So we gave him the equipment and insulin and stepped back to watch.

He did it all himself - in UNDER 10 minutes. With confidence.

We're amazed at this eight-year-old, at the friends he's made over the past week, the confidence he's shown, the things he's learned.

He's going back next year. No question.

Thursday, June 12, 2014

Insulin Wrangling

While Andrew is at diabetes camp this week, I've been looking at my computer archives and found this picture of him, which was taken about a year prior to his diagnosis. He's not quite five years old in this picture.

We had gone to a local ranch for their annual BBQ/calf sale, and one of the events there was a "sheep riding" competition for the kids, with prizes for those who could ride the bucking bronco sheep the longest. Our older child went first and was immediately thrown ("it's like riding a soft cloud that's trying to kill you" was his description), then it was Andrew's turn.

The sheep stood for a moment after they released him, then (as this picture was taken) took off at full speed around the pen, my son hanging on for dear life. After a few seconds, the sheep finally ran out of our view around a corner, followed by a loud CRASH as the sheep bucked our son into the fence. I ran over to that part of the corral to find my son on the ground on his back, legs sticking out from under the fence, and an old cowboy standing over him.

"Well, you OK?" I heard the cowboy ask. A pause, then Andrew said loudly, "LET'S DO THAT AGAIN!"

"By God, he ate the fence and walked away! Now that's a COWBOY!" the old cowboy said as everyone around us laughed and I pulled Andrew from under the fence, both of us laughing too. He even got a trophy for 2nd place, having rode for just over seven seconds.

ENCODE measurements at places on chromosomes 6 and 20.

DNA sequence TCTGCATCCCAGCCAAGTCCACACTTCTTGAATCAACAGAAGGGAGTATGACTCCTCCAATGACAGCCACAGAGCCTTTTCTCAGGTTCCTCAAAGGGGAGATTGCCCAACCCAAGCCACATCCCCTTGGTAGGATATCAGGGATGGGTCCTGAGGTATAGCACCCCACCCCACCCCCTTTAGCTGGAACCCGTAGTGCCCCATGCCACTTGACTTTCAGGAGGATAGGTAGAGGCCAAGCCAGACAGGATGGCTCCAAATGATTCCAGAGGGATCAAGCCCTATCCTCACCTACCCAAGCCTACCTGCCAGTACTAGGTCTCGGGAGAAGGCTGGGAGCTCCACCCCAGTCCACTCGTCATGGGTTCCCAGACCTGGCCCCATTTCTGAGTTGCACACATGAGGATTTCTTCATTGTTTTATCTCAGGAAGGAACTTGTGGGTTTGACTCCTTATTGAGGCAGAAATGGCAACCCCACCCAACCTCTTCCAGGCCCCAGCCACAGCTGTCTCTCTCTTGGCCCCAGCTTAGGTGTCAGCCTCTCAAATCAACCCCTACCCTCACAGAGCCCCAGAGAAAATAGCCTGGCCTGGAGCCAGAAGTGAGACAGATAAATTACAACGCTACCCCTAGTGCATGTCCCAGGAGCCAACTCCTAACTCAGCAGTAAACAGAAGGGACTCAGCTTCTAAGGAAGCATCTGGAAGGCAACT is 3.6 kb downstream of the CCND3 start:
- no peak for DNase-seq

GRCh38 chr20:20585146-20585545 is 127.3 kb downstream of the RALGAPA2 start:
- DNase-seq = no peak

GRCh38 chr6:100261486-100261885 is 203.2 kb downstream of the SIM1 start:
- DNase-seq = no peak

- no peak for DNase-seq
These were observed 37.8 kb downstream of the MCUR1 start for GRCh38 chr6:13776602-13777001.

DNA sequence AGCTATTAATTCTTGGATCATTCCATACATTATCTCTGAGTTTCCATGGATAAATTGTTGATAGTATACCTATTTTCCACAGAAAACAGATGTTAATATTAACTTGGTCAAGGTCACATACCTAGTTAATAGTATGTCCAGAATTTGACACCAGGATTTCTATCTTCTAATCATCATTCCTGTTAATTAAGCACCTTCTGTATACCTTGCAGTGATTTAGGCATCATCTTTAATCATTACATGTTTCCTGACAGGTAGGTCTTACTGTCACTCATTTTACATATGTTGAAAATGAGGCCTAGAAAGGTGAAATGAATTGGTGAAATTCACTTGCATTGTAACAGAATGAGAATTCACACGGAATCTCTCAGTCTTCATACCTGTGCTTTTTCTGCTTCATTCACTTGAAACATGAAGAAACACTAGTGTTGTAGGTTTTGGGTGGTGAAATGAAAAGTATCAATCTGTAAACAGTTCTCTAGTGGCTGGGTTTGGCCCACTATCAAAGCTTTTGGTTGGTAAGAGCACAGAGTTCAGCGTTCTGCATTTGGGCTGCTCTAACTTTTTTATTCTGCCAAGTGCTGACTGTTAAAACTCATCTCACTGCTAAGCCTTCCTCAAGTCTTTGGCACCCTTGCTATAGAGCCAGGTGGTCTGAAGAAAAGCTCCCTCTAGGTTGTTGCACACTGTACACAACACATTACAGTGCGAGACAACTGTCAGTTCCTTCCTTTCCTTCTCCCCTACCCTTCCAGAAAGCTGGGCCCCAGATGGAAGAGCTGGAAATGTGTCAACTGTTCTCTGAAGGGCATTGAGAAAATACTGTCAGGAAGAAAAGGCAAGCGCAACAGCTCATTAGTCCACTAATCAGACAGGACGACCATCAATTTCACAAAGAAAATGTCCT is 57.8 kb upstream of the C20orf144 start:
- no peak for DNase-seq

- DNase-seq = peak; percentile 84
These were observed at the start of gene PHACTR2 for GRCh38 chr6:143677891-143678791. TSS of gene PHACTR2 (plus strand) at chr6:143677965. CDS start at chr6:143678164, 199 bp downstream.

I've read that animal insulin, including insulin from sheep, used to be used in diabetics until the 1970's - maybe he was thinking ahead and trying to lay in a supply before his diagnosis (kidding, only kidding).

However, I can't help but wonder at this picture now, thinking about his struggles (past, present and future) with this disease and how it's been like trying to stay on the bucking sheep without getting thrown or eating any fences. So far, he's done well on his ride. We hope he'll continue to do so for a long time to come.

Monday, June 9, 2014

Well, At Least The Alarm Clocks Still Work

For those who have been wondering if we have found out how a full night's sleep feels, well...

On the left is Scooby, on the right is Wishbone. For the past three years, they have learned:

A) Mom and Dad usually get up twice a night to test the smaller child's blood glucose, which means...

2) They will probably let us out in the backyard to do our business and bark at neighbor's houses until summoned back inside with a treat to return to bed.

This is usually a good thing - if we don't get up by around 1 a.m. and 4 a.m., Scooby will typically try to get my attention and wake me up by whining. Loudly.

However, as hard as it is to train a dog, we've discovered it's even harder to explain to them that the smaller child is away for the week, and please don't bother Mom and Dad until at least noon.

Needless to say, it hasn't worked yet. And no, we can't put them in another room (barking) or lock them outside (more barking). My wife can usually sleep through it. I can't. And if it's after 3 a.m., I usually can't get back to sleep.

So the routine continues, as I try to unsuccessfully convince myself I'm building character by getting up at 3:30 a.m. Scooby and Wishbone do not seem they are asleep again.